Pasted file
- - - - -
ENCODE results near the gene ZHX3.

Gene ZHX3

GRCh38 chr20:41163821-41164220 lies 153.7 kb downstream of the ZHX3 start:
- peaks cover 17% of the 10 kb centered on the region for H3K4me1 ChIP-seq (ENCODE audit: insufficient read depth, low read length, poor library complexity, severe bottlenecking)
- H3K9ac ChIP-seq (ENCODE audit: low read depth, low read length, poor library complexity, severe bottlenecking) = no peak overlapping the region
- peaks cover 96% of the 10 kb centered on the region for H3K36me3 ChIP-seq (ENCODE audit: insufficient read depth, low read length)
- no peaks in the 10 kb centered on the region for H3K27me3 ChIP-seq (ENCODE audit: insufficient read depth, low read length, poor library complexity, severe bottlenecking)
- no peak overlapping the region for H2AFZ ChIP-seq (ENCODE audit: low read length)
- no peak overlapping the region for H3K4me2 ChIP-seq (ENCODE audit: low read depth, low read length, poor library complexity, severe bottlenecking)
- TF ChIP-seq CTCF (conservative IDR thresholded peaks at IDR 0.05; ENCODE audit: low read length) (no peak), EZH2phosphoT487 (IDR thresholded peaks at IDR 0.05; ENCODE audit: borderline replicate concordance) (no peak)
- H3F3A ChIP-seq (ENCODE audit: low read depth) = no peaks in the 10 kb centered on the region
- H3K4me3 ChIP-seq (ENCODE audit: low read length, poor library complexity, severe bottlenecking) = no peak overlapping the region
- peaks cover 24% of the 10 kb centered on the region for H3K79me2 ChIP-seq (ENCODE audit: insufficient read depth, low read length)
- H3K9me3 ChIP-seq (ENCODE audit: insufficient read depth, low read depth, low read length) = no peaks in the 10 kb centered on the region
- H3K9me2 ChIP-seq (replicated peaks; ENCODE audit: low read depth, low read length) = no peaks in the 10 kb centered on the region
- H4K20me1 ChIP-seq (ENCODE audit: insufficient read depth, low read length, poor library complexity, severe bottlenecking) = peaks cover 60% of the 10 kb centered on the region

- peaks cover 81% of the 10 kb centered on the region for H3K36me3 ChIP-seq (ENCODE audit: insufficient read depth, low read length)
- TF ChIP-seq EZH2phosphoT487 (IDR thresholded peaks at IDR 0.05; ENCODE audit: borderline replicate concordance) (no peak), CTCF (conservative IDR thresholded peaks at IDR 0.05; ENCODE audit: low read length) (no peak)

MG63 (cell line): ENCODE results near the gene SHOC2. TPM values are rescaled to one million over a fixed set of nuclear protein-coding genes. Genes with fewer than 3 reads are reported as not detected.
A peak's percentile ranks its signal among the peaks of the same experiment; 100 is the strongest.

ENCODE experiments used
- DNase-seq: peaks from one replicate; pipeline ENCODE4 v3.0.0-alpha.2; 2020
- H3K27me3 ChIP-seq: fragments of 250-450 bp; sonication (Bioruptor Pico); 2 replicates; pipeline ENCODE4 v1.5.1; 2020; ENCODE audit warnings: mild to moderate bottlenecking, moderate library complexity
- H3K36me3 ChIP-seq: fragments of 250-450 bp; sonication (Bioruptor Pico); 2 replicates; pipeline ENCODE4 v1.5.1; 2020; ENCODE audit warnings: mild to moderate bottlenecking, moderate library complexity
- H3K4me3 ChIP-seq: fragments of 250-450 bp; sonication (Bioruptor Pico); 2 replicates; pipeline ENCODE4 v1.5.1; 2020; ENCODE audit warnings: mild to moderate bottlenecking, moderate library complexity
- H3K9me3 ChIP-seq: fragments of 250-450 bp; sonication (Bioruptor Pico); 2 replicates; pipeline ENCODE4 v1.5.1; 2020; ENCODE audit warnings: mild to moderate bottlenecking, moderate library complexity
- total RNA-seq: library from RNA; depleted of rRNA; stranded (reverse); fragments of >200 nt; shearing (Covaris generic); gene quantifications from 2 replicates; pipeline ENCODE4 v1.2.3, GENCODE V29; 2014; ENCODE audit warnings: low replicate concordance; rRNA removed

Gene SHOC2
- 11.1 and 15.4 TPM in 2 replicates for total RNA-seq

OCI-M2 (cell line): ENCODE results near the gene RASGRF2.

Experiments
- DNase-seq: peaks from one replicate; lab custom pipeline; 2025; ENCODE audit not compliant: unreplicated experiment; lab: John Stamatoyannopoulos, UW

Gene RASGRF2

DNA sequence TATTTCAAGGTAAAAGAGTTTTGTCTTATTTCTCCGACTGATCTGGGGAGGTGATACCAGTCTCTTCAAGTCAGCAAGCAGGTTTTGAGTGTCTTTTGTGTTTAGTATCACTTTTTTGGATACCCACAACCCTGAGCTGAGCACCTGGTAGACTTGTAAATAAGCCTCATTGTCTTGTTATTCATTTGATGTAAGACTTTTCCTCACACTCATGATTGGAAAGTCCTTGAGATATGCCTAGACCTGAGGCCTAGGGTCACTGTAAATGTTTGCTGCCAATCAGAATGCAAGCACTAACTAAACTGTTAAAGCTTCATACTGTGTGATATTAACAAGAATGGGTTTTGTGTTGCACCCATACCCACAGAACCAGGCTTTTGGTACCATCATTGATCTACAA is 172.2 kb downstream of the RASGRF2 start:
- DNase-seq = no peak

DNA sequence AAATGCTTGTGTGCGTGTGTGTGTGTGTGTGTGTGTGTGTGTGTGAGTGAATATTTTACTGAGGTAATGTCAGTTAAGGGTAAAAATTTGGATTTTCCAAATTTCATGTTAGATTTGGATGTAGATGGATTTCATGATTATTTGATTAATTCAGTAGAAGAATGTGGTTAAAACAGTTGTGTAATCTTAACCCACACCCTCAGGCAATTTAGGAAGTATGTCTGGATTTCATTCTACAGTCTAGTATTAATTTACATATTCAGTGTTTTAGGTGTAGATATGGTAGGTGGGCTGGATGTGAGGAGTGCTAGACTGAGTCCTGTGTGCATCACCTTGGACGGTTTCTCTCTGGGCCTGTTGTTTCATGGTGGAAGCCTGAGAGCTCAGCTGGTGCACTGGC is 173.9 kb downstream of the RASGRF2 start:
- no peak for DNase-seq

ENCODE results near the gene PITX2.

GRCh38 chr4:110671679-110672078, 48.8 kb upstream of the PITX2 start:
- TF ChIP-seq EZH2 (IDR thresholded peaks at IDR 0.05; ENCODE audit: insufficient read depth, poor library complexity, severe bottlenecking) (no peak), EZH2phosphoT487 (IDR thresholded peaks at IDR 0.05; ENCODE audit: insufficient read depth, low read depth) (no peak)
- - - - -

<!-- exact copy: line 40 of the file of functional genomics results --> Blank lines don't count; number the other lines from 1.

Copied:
- TF ChIP-seq EZH2 (IDR thresholded peaks at IDR 0.05; ENCODE audit: insufficient read depth, poor library complexity, severe bottlenecking) (no peak), EZH2phosphoT487 (IDR thresholded peaks at IDR 0.05; ENCODE audit: insufficient read depth, low read depth) (no peak)